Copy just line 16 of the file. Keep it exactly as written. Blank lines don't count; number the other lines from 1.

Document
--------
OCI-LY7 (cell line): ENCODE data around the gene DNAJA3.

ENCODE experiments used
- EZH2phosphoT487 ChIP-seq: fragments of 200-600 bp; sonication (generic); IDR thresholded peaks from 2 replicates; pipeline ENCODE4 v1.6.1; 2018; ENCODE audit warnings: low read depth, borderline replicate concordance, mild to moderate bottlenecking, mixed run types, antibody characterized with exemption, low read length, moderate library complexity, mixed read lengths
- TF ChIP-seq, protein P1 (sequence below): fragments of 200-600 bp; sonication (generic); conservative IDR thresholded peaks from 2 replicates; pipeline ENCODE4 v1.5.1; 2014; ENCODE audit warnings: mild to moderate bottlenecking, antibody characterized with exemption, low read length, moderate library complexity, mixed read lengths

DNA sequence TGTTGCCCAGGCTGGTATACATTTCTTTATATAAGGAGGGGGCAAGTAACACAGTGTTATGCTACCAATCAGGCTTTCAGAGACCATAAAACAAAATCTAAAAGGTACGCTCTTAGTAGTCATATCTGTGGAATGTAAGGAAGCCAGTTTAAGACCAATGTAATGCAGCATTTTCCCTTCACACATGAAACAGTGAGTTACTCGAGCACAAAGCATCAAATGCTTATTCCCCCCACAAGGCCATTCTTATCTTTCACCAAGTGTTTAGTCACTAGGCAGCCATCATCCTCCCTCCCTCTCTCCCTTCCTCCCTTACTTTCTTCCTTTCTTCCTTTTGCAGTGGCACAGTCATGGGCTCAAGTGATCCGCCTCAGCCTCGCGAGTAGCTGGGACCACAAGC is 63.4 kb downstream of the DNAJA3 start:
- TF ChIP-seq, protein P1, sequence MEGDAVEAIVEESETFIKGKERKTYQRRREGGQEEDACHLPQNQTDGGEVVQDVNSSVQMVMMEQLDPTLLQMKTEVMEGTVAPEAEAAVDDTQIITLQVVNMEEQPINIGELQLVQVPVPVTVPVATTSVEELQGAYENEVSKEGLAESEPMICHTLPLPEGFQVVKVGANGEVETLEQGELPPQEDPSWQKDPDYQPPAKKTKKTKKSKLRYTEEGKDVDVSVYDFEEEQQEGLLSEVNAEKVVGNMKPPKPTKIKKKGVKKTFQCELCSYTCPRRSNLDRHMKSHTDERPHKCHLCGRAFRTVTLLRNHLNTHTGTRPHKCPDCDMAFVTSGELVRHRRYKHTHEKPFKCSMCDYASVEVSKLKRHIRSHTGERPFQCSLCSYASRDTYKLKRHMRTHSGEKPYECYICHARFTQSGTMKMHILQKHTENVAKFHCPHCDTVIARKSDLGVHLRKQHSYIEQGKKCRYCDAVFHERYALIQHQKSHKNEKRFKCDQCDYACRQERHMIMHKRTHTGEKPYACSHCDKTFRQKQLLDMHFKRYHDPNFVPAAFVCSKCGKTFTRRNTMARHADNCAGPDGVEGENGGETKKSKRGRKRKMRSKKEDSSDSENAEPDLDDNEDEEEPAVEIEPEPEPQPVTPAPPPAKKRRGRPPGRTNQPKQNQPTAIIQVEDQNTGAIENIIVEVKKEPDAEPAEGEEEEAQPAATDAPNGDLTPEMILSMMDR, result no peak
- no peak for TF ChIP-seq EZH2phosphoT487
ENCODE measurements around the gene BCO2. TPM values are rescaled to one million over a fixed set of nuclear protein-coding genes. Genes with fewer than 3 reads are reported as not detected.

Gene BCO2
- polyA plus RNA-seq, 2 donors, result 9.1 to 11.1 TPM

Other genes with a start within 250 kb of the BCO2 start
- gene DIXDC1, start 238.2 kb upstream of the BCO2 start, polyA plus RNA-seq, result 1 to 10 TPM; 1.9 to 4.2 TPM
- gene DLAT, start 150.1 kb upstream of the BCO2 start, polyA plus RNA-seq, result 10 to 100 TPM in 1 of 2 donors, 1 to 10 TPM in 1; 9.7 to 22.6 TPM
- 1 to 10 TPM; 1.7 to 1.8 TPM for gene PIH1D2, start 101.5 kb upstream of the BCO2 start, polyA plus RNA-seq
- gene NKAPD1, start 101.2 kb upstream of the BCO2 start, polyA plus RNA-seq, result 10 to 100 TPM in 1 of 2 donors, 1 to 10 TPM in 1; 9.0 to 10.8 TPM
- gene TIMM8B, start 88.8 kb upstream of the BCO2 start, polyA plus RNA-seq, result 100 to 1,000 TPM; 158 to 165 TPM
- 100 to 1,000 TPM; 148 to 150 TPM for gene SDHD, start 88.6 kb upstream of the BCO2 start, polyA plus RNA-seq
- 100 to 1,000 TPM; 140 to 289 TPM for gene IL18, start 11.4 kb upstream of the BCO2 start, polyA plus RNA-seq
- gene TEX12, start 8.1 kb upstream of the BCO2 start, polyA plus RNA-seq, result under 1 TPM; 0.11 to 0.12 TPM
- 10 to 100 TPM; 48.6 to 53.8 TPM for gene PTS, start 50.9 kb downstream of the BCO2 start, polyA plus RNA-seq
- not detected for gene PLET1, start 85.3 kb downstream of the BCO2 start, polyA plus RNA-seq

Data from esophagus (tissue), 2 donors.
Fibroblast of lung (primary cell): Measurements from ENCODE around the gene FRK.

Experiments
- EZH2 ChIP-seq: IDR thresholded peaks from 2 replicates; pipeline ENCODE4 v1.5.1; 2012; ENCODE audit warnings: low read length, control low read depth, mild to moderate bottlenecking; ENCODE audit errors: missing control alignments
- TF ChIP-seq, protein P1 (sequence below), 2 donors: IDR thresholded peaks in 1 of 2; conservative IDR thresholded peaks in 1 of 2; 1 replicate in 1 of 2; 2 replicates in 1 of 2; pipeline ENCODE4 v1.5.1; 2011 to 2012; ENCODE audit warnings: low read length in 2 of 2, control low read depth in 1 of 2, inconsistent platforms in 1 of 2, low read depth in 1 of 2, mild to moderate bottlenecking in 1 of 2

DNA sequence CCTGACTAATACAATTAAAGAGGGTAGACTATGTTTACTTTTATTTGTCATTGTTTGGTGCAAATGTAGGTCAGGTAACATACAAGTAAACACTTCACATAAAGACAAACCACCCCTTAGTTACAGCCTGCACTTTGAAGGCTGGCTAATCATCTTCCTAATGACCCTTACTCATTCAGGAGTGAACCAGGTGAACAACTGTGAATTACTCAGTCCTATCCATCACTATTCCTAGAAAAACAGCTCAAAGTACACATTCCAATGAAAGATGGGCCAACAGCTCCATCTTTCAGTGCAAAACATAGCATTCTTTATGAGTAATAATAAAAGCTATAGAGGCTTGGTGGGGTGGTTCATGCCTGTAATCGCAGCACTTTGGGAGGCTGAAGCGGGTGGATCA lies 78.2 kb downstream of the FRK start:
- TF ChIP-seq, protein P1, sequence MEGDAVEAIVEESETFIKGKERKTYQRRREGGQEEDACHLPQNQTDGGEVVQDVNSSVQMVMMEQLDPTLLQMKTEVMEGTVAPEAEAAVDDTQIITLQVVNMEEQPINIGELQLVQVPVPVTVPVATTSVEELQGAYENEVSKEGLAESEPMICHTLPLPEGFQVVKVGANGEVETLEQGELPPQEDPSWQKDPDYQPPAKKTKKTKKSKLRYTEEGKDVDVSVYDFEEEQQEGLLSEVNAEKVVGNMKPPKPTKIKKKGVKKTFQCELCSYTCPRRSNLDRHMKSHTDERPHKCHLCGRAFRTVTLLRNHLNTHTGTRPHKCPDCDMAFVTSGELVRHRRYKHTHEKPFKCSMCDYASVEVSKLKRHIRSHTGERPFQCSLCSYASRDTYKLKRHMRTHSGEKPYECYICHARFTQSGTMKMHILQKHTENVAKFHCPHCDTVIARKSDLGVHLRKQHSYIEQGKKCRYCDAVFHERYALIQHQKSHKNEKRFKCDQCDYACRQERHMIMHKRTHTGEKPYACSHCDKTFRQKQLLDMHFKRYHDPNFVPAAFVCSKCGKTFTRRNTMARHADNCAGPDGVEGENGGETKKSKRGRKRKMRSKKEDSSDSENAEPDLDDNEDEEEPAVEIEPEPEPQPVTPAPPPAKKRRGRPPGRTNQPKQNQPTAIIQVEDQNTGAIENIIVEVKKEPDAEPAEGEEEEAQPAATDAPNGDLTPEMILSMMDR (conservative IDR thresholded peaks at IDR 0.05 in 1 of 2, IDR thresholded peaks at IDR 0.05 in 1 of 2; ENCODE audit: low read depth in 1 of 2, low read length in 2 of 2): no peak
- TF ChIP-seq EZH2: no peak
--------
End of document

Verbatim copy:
- gene TIMM8B, start 88.8 kb upstream of the BCO2 start, polyA plus RNA-seq, result 100 to 1,000 TPM; 158 to 165 TPM